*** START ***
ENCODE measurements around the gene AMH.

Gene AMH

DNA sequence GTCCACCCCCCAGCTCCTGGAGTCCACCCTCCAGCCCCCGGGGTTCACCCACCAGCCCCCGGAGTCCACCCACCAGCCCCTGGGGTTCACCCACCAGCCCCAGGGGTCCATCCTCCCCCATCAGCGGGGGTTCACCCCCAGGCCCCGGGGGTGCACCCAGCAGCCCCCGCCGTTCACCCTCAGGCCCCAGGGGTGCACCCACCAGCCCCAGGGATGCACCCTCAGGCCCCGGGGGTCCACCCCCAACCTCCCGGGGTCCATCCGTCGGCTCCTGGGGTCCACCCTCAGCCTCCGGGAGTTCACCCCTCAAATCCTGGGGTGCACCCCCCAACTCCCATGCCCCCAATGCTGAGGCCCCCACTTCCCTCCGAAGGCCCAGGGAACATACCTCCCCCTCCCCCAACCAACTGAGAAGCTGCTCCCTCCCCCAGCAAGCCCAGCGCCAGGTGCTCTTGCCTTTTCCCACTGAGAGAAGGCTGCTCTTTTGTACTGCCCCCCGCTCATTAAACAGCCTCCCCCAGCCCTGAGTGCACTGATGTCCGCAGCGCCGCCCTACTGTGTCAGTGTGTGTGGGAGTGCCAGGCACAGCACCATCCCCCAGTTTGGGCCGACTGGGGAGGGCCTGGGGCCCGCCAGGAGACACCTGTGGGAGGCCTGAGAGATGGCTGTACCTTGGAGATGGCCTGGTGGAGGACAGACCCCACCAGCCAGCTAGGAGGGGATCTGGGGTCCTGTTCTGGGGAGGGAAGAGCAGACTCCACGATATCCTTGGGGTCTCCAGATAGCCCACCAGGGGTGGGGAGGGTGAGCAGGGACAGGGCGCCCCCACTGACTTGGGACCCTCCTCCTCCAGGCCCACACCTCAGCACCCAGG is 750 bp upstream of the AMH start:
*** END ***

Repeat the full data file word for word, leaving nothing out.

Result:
ENCODE measurements around the gene AMH.

Gene AMH

DNA sequence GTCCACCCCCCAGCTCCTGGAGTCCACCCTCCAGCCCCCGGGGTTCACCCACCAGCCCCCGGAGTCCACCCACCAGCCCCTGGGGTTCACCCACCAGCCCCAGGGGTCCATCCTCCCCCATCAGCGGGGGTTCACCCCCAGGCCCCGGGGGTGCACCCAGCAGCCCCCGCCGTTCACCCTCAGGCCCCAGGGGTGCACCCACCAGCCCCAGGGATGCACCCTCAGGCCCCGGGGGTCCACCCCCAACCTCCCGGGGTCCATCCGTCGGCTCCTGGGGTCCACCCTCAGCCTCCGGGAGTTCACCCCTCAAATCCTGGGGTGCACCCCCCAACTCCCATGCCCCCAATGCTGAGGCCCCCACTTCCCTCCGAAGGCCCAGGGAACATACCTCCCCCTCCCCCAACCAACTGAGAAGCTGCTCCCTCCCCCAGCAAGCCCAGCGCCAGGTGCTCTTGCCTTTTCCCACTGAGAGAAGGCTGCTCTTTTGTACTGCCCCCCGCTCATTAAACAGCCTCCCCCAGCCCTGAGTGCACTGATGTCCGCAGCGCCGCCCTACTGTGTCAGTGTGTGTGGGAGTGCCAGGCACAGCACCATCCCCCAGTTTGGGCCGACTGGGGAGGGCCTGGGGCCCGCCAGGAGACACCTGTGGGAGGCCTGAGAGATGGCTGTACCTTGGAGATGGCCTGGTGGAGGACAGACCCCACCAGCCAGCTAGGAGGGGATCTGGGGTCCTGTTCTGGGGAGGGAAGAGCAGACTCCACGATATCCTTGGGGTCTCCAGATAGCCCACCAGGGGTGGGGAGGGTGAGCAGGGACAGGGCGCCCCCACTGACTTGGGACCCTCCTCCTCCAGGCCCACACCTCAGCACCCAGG is 750 bp upstream of the AMH start: